Which are you better at the starting line or the finish line?
I think the starting line can make or break the outcome more than the finish line so I put more emphasis on trying to cut a light. That’s not to say the finish line isn’t equally important at times, I just feel that cutting a light gives the best chance of having more control over the round.
What motivates you to continue racing?
I’ve had the aspiration to race for as long as I can remember. Having the opportunity to start racing and still be doing it is a dream come true. I love the process, and I want to do it for as long as I can. Being that the future is an uncertainty, I want to make the most out of the memories at the racetrack. We never know when we won’t have the opportunity to race.
How often do you use a practice tree?
When I do use a practice tree I tend to go off the bottom and only a few times a week.
What is your daily driver?
An ‘09 Dodge pickup.
Favorite movie or TV show?
I watch a lot of NBA and MavTV.
Favorite music, artist?
I usually listen to country or classic rock, such as Garth Brooks, Lynyrd Skynyrd, and AC/DC.
What is your favorite sport? Favorite team?
I’ve always been a big NBA fan. Being from the Bay Area I’ll always be a Warriors fan, but the Lakers have been fun to watch lately.
Besides racing, what do you do in your free time?
I don’t usually have a lot of free time because we’re at the shop a lot but I ride my road bike to keep in shape and read sports psychology books.
What are you really good at?
I’m good at remembering numbers — dates and round statistics.
Name one thing most people don’t know about you?
Before I started traveling to races I was going to college to become a history teacher. I’ve always loved history, but I switched my major to Marketing once we started racing more and got my degree.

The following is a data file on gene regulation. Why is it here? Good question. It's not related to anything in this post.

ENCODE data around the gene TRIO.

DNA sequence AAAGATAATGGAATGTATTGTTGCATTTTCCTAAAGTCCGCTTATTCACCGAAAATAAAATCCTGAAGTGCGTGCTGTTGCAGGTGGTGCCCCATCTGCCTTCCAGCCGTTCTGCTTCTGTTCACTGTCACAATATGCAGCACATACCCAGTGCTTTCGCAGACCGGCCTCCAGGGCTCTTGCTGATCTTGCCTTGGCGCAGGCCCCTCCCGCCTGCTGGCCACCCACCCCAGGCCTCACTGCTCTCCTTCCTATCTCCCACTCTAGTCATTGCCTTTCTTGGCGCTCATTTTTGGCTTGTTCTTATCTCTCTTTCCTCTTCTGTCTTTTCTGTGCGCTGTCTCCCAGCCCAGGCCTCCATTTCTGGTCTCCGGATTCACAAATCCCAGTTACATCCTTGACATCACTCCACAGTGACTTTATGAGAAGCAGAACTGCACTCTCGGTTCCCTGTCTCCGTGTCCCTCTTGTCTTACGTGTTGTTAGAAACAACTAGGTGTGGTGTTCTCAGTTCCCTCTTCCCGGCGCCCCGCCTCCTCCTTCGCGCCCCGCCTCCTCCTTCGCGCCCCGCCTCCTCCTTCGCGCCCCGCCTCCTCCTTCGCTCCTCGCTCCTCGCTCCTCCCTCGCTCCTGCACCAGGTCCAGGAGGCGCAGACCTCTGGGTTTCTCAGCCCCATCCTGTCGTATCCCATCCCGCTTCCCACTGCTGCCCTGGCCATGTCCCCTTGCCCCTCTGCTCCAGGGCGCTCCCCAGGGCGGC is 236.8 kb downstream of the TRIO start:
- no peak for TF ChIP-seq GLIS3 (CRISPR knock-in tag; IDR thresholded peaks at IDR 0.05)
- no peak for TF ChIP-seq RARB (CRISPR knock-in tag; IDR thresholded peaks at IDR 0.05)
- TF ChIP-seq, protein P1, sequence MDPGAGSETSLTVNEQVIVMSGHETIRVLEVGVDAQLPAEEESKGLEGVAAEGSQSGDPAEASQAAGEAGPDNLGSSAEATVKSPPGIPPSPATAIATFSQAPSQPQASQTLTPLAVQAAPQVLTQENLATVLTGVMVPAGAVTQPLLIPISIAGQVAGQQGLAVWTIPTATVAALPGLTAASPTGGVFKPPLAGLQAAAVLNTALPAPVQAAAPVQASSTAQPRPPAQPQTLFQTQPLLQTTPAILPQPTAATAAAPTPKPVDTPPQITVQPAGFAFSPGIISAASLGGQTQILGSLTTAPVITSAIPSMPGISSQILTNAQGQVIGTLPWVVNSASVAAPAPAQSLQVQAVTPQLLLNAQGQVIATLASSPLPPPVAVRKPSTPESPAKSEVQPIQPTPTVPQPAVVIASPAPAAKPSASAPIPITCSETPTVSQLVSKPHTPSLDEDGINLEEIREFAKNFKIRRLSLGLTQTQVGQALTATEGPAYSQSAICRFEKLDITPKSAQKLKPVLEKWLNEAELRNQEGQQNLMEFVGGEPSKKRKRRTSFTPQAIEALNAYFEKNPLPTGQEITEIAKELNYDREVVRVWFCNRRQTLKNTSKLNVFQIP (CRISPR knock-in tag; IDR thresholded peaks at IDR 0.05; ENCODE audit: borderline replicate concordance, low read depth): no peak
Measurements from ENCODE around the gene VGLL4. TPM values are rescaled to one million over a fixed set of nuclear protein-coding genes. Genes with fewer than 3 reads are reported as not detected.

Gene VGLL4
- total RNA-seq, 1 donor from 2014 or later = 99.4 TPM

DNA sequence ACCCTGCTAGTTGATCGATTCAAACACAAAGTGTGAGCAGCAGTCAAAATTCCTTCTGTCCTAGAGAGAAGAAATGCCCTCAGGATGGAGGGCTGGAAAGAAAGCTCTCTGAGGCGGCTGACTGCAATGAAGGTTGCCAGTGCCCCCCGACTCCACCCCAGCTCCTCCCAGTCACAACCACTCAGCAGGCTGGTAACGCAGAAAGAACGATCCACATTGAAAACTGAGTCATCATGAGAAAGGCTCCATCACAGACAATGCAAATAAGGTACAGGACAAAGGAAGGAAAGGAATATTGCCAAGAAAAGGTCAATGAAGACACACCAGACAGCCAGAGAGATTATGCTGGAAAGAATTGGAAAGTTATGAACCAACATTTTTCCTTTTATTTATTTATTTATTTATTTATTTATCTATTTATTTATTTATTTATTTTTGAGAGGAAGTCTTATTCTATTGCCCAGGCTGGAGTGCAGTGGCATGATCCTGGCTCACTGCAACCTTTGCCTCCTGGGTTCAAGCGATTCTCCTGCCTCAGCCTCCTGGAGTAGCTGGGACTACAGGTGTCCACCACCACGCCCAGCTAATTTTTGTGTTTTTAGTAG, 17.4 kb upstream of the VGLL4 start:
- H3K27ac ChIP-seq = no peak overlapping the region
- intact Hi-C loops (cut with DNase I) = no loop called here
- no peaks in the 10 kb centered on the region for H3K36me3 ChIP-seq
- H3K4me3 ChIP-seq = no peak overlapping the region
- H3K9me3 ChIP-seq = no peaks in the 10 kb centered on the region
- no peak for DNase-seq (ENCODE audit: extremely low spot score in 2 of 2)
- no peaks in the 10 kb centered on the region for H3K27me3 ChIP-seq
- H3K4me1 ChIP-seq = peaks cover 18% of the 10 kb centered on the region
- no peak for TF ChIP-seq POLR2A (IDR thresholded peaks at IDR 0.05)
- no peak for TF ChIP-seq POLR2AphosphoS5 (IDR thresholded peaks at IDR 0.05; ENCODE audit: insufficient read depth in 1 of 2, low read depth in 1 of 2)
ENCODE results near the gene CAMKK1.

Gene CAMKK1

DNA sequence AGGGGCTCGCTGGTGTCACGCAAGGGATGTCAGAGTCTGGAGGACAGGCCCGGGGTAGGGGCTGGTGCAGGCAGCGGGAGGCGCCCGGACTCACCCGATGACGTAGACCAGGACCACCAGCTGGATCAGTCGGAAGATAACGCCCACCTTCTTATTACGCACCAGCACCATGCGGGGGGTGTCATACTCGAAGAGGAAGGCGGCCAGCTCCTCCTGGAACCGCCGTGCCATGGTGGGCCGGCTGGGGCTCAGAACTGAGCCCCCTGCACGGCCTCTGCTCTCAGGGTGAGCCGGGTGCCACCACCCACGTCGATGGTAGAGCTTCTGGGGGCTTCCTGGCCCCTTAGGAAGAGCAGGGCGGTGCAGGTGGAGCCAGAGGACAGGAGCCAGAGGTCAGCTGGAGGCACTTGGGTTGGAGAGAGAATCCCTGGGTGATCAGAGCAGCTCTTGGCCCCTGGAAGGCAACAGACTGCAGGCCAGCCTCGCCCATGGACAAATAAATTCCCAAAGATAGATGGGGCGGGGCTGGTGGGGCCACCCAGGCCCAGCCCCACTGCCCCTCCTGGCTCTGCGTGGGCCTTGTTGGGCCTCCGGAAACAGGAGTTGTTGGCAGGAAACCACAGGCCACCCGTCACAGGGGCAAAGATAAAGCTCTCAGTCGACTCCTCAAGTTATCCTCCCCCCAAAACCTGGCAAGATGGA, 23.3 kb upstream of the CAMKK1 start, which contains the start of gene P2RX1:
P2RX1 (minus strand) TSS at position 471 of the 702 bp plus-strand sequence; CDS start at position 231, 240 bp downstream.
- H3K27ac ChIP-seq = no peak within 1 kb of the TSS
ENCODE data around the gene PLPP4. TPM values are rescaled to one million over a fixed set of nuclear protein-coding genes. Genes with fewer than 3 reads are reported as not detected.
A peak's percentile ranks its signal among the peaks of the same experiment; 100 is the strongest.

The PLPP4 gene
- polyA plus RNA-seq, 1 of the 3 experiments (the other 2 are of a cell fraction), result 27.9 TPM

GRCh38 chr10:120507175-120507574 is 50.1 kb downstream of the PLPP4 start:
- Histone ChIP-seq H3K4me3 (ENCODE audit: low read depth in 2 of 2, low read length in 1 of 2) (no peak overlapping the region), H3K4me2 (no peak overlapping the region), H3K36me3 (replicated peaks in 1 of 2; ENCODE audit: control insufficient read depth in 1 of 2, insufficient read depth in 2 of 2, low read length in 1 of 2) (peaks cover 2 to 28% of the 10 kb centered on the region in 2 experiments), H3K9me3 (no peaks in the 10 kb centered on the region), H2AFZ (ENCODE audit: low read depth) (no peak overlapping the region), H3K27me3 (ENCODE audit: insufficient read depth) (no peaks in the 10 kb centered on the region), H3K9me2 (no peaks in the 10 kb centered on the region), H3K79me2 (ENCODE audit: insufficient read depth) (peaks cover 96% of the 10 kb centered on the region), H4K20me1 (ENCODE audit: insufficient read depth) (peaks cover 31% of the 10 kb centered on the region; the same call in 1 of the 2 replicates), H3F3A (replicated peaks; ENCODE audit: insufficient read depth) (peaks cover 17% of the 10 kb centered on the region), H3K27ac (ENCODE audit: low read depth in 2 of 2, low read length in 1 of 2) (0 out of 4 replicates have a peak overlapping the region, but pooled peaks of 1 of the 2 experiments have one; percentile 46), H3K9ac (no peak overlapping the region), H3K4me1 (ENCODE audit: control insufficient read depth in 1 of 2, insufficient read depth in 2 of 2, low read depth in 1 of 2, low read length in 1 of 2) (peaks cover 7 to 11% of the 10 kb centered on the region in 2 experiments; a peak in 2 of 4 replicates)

Would you rather hang out with a crowd or have a quiet evening at home?
Things can get really hectic during the race season so I’d go with a quiet evening at home.
What’s your favorite thing to eat? Individual item, meal, or restaurant?
Who would you like to thank, who helps you the most?
Most importantly, I want to thank my sister Lela for always being there for me, as well as our parents for all of their sacrifices and support to make it possible.
Our close friend, Mark Johnson has been building our motors from the start. Thanks to Mark and everyone at Panella Race Engines. Steve Casner at CRE Racing Transmissions (who has also been there from the start). Faron Lubbers at Hoosier Tire for always helping us make our program better.
About the author: Megan Strassweg is a 22 year old Super Comp racer from Louisville, Kentucky. She races a 2015 American Dragster sponsored by Coolshirt Systems. She graduated from Western Kentucky University in May of 2020 with a degree in Photojournalism and a minor in Entrepreneurship. Megan works at Jim Butner Auto in the Finance Department. Growing up at the racetrack, drag racing is all she has known and never plans to give up on it.